Serial Number and Rank: 366A, L/SGT
Birth: Bonnie Veiw Milton 5 September 1889 1889/34315
Parents: Donald Kennedy and Jessie Adcroft
Enlisted: Milton 5 January 1916
Next of Kin: Mo. Jessie Kennedy of Casino
Service: 33rd and 36th Battalion
Death: KIA 30 August 1918
Burial: Peronne Communal Cemetery France
Honour Rolls: Kendall Cottage Memorial – To Our Fallen Comrades
Croobyar Public School
RSL Honour Roll
Milton Town Memorial
Milton Methodist Church
Milton Methodist Flag
AWM Notes: Studio portrait of 366 (later 366A) Corporal (Cpl) Norman Kennedy, 36th Battalion, of Milton, NSW. An architecture student prior to enlistment, he embarked with B Company from Sydney aboard HMAT Beltana on 13 May 1916. After completing courses in bayonet fighting and physical training in England, he was promoted to the rank of Lance Sergeant (L Sgt). Proceeding with his unit to France in January 1918, L Sgt Kennedy was transferred to the 33rd Battalion in April. On 30 August 1918, L Sgt Kennedy was killed in action near Peronne, aged 28, and was buried at Peronne Communal Cemetery, France.
Norman Kennedy was born September 5 1889 at Bonnie View, Milton. He was the son of Donald Kennedy and his wife Jessie nee Adcroft. Norman was from a large family of two brothers and ten sisters. Norman completed his enlistment application on 29 December 1916 at Milton. He was enlisted effective from 19 January 1916 at the Liverpool Camp in Sydney, at the age of 26 years 3 months was initially assigned to the 1st Battalion.
At the time of his enlistment his address was given as Milton with his next of kin listed as his mother Jessie Kennedy of Dalley Street, Lismore. His enlistment papers recorded his occupation as being a Farmer. His Enlistment Papers showed he had served 5 years in the Light-Horse militia at Richmond River and resigned his commission as a Lieutenant when he left the district, to move back to Milton.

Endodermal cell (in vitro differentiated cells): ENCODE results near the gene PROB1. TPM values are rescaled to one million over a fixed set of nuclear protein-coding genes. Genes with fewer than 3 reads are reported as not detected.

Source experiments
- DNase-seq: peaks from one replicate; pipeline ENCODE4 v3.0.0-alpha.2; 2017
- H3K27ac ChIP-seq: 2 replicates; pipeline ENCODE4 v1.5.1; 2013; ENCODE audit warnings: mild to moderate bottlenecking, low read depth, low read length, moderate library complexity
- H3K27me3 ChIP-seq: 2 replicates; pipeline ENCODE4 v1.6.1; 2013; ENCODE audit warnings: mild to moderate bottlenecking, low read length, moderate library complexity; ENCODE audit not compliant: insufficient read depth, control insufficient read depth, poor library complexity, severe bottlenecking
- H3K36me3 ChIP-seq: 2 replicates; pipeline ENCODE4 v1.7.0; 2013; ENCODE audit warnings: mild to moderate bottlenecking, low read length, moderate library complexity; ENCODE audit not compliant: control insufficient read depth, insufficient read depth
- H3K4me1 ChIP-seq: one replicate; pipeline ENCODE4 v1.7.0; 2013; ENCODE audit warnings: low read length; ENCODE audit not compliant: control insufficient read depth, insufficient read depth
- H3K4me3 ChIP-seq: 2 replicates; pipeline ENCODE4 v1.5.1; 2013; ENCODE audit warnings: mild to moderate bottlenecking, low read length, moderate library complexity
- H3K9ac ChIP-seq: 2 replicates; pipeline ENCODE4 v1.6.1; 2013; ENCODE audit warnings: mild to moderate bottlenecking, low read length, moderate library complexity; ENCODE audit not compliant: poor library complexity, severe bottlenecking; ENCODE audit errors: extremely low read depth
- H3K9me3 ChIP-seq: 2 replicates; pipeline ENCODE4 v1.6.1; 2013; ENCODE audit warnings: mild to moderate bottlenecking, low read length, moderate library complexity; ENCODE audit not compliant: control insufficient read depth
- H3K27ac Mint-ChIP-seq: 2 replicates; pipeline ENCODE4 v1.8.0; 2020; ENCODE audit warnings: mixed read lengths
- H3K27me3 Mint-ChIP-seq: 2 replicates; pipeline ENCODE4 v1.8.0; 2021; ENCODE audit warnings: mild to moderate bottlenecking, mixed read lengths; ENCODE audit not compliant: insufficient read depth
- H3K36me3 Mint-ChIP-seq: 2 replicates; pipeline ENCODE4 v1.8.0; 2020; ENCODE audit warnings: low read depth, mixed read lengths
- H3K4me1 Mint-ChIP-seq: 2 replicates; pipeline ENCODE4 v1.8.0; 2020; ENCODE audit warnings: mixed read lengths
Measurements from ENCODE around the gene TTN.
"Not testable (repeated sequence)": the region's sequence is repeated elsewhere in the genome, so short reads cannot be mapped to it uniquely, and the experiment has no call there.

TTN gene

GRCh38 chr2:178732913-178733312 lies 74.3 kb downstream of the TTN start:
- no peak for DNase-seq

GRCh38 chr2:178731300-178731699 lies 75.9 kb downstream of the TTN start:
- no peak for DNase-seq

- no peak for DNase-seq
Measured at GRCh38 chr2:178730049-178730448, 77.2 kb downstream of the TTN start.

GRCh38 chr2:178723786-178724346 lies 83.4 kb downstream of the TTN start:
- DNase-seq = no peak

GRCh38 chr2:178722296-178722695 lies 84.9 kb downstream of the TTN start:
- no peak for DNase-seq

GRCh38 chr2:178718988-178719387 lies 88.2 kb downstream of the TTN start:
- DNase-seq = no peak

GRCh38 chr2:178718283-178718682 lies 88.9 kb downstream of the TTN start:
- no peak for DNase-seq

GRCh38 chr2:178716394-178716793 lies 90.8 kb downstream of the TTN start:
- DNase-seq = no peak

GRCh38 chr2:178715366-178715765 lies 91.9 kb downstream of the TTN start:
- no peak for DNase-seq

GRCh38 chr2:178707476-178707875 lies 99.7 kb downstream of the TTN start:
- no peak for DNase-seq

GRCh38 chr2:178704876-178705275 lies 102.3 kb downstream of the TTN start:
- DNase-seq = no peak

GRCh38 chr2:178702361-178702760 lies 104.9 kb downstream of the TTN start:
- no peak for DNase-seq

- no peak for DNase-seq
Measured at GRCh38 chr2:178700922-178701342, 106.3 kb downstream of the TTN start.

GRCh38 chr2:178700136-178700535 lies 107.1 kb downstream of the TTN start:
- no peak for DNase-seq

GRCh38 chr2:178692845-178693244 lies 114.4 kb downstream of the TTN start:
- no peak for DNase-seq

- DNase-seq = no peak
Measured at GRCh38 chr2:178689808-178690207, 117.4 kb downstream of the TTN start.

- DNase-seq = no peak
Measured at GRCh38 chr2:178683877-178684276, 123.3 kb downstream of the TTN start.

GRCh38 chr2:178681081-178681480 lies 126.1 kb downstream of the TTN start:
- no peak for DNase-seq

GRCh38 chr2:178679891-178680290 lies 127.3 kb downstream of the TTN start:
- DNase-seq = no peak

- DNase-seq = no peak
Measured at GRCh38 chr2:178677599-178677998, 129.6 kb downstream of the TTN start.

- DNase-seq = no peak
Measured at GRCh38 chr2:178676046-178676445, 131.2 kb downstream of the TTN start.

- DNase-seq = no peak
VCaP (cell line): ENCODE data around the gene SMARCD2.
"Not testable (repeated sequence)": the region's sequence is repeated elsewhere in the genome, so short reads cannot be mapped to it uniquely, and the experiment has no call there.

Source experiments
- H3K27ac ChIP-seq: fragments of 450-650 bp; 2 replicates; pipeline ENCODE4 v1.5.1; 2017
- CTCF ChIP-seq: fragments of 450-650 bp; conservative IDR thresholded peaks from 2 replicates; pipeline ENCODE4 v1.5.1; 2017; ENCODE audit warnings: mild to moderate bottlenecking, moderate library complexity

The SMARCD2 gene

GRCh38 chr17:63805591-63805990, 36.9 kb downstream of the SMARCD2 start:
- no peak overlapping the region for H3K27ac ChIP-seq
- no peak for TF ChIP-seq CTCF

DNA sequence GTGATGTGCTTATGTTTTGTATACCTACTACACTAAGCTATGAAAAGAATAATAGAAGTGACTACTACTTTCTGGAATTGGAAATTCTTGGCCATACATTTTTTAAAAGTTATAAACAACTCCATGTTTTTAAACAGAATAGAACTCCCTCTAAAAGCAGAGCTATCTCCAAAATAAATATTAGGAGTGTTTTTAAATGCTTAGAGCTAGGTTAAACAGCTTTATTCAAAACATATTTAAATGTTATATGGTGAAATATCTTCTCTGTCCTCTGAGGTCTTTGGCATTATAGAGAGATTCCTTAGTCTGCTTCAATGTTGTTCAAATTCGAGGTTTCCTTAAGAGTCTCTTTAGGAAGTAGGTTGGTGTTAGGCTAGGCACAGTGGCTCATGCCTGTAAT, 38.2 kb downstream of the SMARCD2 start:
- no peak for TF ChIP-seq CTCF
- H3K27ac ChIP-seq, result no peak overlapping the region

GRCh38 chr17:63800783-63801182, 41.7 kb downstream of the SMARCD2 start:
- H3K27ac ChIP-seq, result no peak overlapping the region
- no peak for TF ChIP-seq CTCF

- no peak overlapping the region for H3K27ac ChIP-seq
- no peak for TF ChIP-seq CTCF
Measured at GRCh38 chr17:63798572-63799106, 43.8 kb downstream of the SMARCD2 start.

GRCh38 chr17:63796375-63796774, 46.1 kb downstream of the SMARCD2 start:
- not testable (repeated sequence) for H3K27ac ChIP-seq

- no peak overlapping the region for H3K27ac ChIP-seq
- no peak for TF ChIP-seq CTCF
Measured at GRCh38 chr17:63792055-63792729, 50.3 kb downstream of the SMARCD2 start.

He was re-assigned to 36th Battalion, B Company on 2 May at the Liverpool camp. On 2 May he was given the rank of Acting Corporal and 9 days later, on 13 May, he was promoted to Lance Sargent. Norman with the 36th Battalion and their 1st Reinforcements embarked aboard the HMAT A72 Beltana on 13 May 1916 from Sydney for England.
The Battalion disembarked at Plymouth on 9 July 1916 and proceeded to the Lark Hill Camp, Durrington Camp, Salisbury Plains, in Wiltshire. Norman was transferred to the 9th Training Battalion at Lark Hill. After extensive training in bayonet fighting and physical training his Battalion, with other units of the 9th Brigade, proceeded to Le Harve, France, via Southampton, in November 1916.
Norman was with the Battalion during the famed Battle of Messines in Belgium. This battle started at June 7 1917 when 19 underground mines were exploded along the several mile front line from south of Messines to the north near Ypres. During this battle the 36th Battalion suffered 430 casualties. Norman came through the battle unharmed.
Norman was then transferred to the 9th Training Battalion at Longbridge Deverill in England in August 1917. He was appointed to the Permanent Cadre of that unit, attending a school of instruction at Tidworth in Bayonet Fighting and Physical Training.
Norman, on November 8 1917, was transferred to the Overseas Training Brigade at Codford and proceeded back to France, via Southampton. He marched into the Australian Infantry Base Depot at Rouelles the next day. He stayed there for 4 days before proceeding to re-join the 36th Battalion on 7 February 1918.
He was with the 36th when they, along with all units of the 3rd Australian Division, were rushed from the north west of France to the Somme region in March 1918. This was due to the enemy break-through of the British lines and their advance toward Amiens.
During the first week of April his Battalion were heavily engaged in the battle to defend Villers-Bretonneux. The companies moved into action. It was the last time the 36th Battalion was to fight as a unit. Norman was promoted from the rank of Corporal to Lance Sergent on April 17 1918.
He was transferred from the 36th Battalion to the 33rd Battalion on April 30 1918. This was because the 36th Battalion was disbanded due to the large number casualties suffered by all units of the 9th Brigade during the defence of the village of Villers-Bretonneux, France.
Norman was with the 33rd Battalion during the advance toward Morlancourt (north of the Somme River) during May, the defence of Villers-Bretonneux during June and July, and the famed “all arms” large scale attach south of the Somme that commence on August 8 1918. Once again he safely came through these battles unharmed.
However on 30 August 1918, Lance Sergent Norman Kennedy was killed in action, near Hindleg Wood, near Curlu, France, aged 28 years, and was buried at Peronne Communal Cemetery, France.
Other men who served with the 33rd Battalion with Milton Ulladulla connections include William Booth, George Richardson, Oswald Davis, Charles Nichols and Andy Bond.
Norman’s name is listed on the following Honour Rolls:
– Kendall Cottage Memorial – To Our Fallen Comrades
– Croobyar Public School
– RSL Honour Roll
– Milton Town Memorial
– Milton Methodist Church
– Milton Methodist Flag
– Milton Congregational